Great Shifters Of The Past Who Are Now Deceased

Everybody knows the famous like from “Casablanca” that goes, “Just when I think I’m out, they pull me back in:”

Wait, no, that wasn’t from “Casablanca.” I think it was from “Naked Gun 33 1/3: The Final Insult:”

Either way, I always think of that line whenever I ride a road bike. Basically I’ll spend a bunch of time riding around in jorts and sneakers, during which I’ll convince myself I’ll never ride a road bike again. But just when I think I’m out, I stuff myself back in…to a jersey made out of recycled water bottles:

I should probably admit to myself I need both a larger jersey and a haircut, but for the time being I prefer to bathe in the soothing schmaltz of denial.

Not only are road bikes relatively impractical, but there are few sights more pathetic than that of a middle-aged man astride one. Nevertheless, if your priority is bagging a bunch of miles efficiently, you can’t do much better than a road bike. In this sense, road bikes can be extremely liberating, like going to a Chinese restaurant and announcing to the table, “You know what? Fuck it, I’m just gonna use a fork.”

Also, I just really, really like this bike:

Now that we’re on the cusp of the demise of the high-performance mechanical road transmission, I find myself looking back at the groups of yore, and when it comes to integrated bike/shifter levers this one might be my favorite:

10-speed is about where I stop being able to notice the addition of any more cogs in a drivetrain. Moreover, you can shift a whole bunch of gears at once both up and down, theyclickety-clackety ker-THUNK of the action reminds you that you’re actually doing something, and somehow they manage to seem both modern and classic at the same time, thanks to the crabon and the aforementioned ker-THUNK-iness.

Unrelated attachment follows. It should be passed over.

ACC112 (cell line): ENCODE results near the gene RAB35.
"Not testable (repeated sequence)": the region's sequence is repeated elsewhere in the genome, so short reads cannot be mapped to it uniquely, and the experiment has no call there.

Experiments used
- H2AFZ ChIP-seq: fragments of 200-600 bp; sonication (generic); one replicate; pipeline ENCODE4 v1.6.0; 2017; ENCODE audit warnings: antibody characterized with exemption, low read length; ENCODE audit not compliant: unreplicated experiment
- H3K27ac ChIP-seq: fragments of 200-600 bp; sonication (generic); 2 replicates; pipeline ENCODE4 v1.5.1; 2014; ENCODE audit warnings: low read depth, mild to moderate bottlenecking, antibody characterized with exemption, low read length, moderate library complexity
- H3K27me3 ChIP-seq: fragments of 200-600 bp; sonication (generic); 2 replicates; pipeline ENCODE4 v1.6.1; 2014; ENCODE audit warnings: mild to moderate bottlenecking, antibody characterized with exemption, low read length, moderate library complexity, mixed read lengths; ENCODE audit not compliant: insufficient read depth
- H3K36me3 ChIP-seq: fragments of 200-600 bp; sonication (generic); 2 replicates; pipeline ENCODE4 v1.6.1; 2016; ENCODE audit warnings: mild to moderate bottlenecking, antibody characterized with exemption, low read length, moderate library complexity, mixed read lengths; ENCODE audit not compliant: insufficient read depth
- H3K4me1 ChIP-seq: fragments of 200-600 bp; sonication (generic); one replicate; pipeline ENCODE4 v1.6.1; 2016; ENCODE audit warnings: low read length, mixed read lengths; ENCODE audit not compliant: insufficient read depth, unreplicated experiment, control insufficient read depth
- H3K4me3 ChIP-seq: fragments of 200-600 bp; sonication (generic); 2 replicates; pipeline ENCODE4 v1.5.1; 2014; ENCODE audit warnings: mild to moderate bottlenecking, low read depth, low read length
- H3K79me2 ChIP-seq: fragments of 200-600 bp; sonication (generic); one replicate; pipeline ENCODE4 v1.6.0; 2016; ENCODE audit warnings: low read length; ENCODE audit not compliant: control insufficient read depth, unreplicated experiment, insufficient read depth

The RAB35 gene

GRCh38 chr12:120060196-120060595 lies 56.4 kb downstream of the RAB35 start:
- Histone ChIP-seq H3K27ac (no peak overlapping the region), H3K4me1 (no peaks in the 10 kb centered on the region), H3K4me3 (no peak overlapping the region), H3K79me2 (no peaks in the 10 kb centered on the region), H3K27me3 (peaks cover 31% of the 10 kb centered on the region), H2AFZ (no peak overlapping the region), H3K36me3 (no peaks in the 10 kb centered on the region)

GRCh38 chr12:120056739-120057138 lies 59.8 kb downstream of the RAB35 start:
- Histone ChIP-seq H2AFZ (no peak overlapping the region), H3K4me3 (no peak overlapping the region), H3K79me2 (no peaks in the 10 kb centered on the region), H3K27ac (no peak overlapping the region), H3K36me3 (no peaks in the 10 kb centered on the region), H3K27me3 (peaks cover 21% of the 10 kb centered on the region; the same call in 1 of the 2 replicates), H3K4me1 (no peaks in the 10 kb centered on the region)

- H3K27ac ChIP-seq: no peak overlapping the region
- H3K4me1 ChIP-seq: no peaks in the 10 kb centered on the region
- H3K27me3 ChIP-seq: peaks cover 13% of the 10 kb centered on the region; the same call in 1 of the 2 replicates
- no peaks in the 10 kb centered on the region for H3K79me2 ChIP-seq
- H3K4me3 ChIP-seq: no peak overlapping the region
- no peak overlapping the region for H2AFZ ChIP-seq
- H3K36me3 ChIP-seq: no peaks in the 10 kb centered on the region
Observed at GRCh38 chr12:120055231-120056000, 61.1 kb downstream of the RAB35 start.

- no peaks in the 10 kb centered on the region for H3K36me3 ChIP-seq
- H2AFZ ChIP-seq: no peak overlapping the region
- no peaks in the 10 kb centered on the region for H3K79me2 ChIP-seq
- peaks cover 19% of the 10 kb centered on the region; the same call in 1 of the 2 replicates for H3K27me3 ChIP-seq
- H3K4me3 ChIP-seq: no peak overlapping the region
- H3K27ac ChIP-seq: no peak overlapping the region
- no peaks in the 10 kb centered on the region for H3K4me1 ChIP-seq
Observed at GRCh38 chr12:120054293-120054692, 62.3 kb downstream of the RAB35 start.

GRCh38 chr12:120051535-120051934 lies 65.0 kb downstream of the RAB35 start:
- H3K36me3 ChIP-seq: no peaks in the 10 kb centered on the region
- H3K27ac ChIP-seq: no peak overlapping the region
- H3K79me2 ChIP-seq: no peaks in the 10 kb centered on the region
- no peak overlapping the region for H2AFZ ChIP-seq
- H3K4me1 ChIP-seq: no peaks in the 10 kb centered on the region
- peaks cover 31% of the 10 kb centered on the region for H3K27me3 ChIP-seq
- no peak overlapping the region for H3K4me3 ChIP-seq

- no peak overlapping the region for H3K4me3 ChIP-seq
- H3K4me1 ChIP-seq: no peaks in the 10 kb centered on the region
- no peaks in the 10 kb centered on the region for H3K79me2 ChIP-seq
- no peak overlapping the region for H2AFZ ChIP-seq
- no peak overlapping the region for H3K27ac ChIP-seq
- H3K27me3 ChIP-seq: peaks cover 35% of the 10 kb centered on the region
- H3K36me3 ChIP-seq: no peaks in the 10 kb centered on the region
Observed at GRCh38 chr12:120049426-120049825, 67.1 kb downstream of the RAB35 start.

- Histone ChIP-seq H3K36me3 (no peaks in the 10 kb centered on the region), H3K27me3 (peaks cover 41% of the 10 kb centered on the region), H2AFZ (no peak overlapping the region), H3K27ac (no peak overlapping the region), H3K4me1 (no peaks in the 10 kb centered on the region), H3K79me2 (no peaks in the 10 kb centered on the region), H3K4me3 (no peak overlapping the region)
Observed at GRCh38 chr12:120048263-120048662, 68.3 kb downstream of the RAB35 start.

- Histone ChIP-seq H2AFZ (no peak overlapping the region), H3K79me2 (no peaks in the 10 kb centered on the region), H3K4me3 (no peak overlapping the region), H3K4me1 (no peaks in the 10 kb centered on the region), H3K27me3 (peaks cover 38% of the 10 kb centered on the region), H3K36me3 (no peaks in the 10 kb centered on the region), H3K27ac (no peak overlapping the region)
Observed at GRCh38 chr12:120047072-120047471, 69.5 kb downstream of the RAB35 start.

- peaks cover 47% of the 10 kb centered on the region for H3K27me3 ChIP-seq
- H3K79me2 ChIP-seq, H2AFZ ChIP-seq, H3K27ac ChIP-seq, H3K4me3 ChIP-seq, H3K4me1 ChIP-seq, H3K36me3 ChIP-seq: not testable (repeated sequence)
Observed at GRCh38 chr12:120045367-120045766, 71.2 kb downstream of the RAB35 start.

I will say that I’ve always found Shimano’s levers to be objectively better (both smoother and more tolerant of drivetrain wear and grime, which is important when you’re a slob like me), but few things are more satisfying than getting into the drops on a descent and dumping a bunch of cogs at once with your thumb, and the Record lever is the only one I want to look at when I’m not using it. In fact, if I ever retire this one, I’ll probably keep it on the coffee table and fondle it absent-mindedly while I watch TV. I wanted this iteration of Record very badly when it came out, then I got it–only to eventually sell it–so I’m glad to have had a second chance.

I also bloviated about brakes the other day, and I’ve always been similarly enchanted with these:

Also not quite as good as the Shimano equivalents (that quick-release lever on the Shimanos sure comes in handy, and it’s much easier to change the brake pads), but still excellent, and that single–pivot rear is a knowing wink that says, “Fuck safety and fuck clearance, it’s nine grams lighter:”

Never trust anyone with a clean rear brake.

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